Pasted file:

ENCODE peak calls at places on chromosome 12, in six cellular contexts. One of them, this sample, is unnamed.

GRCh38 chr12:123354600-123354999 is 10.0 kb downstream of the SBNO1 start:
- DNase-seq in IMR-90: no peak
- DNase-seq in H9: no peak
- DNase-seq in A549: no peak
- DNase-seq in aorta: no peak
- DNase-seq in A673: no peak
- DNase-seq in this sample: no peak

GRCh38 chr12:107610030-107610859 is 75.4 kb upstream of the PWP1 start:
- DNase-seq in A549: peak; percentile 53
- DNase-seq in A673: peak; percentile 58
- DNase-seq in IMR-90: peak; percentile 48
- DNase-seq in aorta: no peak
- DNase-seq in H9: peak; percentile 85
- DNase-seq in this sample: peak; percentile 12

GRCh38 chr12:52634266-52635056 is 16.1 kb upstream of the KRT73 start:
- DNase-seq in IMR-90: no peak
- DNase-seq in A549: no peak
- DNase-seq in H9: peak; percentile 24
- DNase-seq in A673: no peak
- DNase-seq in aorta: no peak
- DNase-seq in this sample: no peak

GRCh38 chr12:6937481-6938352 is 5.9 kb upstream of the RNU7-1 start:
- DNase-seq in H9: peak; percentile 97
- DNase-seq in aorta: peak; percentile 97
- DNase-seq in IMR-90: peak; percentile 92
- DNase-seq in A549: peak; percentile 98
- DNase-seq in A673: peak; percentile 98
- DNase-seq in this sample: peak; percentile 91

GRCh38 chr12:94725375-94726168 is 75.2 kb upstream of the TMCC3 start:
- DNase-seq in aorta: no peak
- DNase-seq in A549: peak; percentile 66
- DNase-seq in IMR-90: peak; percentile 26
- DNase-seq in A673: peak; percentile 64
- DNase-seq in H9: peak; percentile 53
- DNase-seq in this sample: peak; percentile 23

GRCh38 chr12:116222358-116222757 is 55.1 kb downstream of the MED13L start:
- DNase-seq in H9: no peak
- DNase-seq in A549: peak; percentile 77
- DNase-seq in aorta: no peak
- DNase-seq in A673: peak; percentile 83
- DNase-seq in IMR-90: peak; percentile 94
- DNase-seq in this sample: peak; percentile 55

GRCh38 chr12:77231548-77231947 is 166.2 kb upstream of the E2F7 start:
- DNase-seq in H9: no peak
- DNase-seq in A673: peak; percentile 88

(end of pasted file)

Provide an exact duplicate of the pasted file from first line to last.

ENCODE peak calls at places on chromosome 12, in six cellular contexts. One of them, this sample, is unnamed.

GRCh38 chr12:123354600-123354999 is 10.0 kb downstream of the SBNO1 start:
- DNase-seq in IMR-90: no peak
- DNase-seq in H9: no peak
- DNase-seq in A549: no peak
- DNase-seq in aorta: no peak
- DNase-seq in A673: no peak
- DNase-seq in this sample: no peak

GRCh38 chr12:107610030-107610859 is 75.4 kb upstream of the PWP1 start:
- DNase-seq in A549: peak; percentile 53
- DNase-seq in A673: peak; percentile 58
- DNase-seq in IMR-90: peak; percentile 48
- DNase-seq in aorta: no peak
- DNase-seq in H9: peak; percentile 85
- DNase-seq in this sample: peak; percentile 12

GRCh38 chr12:52634266-52635056 is 16.1 kb upstream of the KRT73 start:
- DNase-seq in IMR-90: no peak
- DNase-seq in A549: no peak
- DNase-seq in H9: peak; percentile 24
- DNase-seq in A673: no peak
- DNase-seq in aorta: no peak
- DNase-seq in this sample: no peak

GRCh38 chr12:6937481-6938352 is 5.9 kb upstream of the RNU7-1 start:
- DNase-seq in H9: peak; percentile 97
- DNase-seq in aorta: peak; percentile 97
- DNase-seq in IMR-90: peak; percentile 92
- DNase-seq in A549: peak; percentile 98
- DNase-seq in A673: peak; percentile 98
- DNase-seq in this sample: peak; percentile 91

GRCh38 chr12:94725375-94726168 is 75.2 kb upstream of the TMCC3 start:
- DNase-seq in aorta: no peak
- DNase-seq in A549: peak; percentile 66
- DNase-seq in IMR-90: peak; percentile 26
- DNase-seq in A673: peak; percentile 64
- DNase-seq in H9: peak; percentile 53
- DNase-seq in this sample: peak; percentile 23

GRCh38 chr12:116222358-116222757 is 55.1 kb downstream of the MED13L start:
- DNase-seq in H9: no peak
- DNase-seq in A549: peak; percentile 77
- DNase-seq in aorta: no peak
- DNase-seq in A673: peak; percentile 83
- DNase-seq in IMR-90: peak; percentile 94
- DNase-seq in this sample: peak; percentile 55

GRCh38 chr12:77231548-77231947 is 166.2 kb upstream of the E2F7 start:
- DNase-seq in H9: no peak
- DNase-seq in A673: peak; percentile 88